The question in this election is whether liberal enthusiasm or Republican satisfaction will prevail
Roughly 10 days before the 2016 presidential election, one of America’s largest unions sent a bus of volunteers from Iowa, where Hillary Clinton looked sure to lose, to Michigan, where union leaders heard she was in trouble. They called Clinton’s team to tell them what they were doing only to receive a stern rebuke. Turn the bus around they were told. Michigan is safe.
Trump won Michigan by 10,704 votes – or .23%.
The 2016 presidential election shredded the old rule book on how American elections are fought and won. Now three weeks before the midterm elections, when all of the seats in the House of Representatives and a third of the seats in the Senate are contested, we still don’t know what the new rules look like. In normal times, midterms are an opportunity for the electorate to express buyer’s remorse. Two years after they vote for a president, they are either disappointed he hasn’t done enough of what they wanted or angry because he’s done too much of what they didn’t want. So they take it out on his party.
Democrats should be a shoo-in to take back the House. Four of the largest five demonstrations in US history have taken place in the last two years. They have all been either against Donald Trump’s presidency or key elements of his agenda. On the left, voter enthusiasm is at a record high. In September 2006, before the Democrats took back both the House and Senate during George W Bush’s second term, 42% of Democrats said they were more enthusiastic than usual about voting – this year it was 67%.
A year after #MeToo and a month after a bitter supreme court nomination that focused on sexual assault under a president that has boasted of sexual molestation, Democrats are running a record number of women candidates for House and Senate. Moreover, a fifth of those female House candidates are under 40 and a third are women of color.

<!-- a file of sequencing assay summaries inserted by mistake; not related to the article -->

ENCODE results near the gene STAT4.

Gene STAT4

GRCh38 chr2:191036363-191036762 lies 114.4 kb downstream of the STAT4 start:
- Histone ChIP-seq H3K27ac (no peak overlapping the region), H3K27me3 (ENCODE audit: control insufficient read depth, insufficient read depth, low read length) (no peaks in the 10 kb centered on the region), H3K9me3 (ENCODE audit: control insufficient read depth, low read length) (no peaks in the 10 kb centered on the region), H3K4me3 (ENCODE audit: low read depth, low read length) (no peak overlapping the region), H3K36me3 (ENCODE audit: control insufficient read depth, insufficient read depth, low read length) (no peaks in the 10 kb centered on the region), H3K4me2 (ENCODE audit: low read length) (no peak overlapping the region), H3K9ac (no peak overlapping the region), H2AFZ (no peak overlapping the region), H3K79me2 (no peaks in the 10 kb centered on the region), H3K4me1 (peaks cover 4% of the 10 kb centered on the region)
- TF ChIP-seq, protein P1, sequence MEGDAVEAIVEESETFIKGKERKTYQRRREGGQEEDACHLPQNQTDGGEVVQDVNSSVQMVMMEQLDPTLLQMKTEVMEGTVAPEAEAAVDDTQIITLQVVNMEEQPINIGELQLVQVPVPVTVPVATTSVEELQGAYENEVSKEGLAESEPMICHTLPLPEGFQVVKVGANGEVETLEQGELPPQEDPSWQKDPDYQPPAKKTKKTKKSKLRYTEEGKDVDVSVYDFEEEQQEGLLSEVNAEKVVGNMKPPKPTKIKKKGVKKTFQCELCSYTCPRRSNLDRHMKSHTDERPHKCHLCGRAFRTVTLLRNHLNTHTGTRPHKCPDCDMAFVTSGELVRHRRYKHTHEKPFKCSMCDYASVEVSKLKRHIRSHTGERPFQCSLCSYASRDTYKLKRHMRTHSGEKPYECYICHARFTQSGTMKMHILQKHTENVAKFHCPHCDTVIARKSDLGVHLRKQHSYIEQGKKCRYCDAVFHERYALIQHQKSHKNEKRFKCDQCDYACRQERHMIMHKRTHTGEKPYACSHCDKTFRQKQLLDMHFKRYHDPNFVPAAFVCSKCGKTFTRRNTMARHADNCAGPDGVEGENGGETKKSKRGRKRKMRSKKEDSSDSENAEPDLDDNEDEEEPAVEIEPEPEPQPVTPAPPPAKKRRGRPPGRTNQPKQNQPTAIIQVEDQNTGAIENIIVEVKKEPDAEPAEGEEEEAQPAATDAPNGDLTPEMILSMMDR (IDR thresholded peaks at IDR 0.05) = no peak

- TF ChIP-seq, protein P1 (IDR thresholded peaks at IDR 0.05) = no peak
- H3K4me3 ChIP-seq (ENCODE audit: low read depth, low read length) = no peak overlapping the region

But these are not normal times.
I spent the 2016 election in Muncie, Indiana. When I returned there in January, all the liberals I knew were actively politically engaged in a way they hadn’t been before. Beth Hawke, 57, who went to DC from Indiana with her daughters for the Women’s March, has been making calls to defend the Affordable Care Act. “When Trump won, I thought: ‘I really need to do something.’ I’ve always been active in my community over schools and things like that, but the last election I actively participated in was Gary Hart [in 1984]. The march was cathartic. I hadn’t really done things like this since my student days.”
But it was also clear that while almost all the Republicans I spoke to thought Trump was an awful person, they also believed he was doing a good job. They pointed to the economy, his first supreme court nominee, tax cuts and deregulation as evidence that he was getting the job done. “He’s completely embarrassed the United States more than a handful of times. He’s like your drunk uncle at a party,” said Jamie Walsh. “[But] we’re a year down the road. I wish people would stand up, take a look at their lives and see what is so different. What have you been screaming about for a year? I struggle to find anything bad that has happened to everyday Americans and their lives.”
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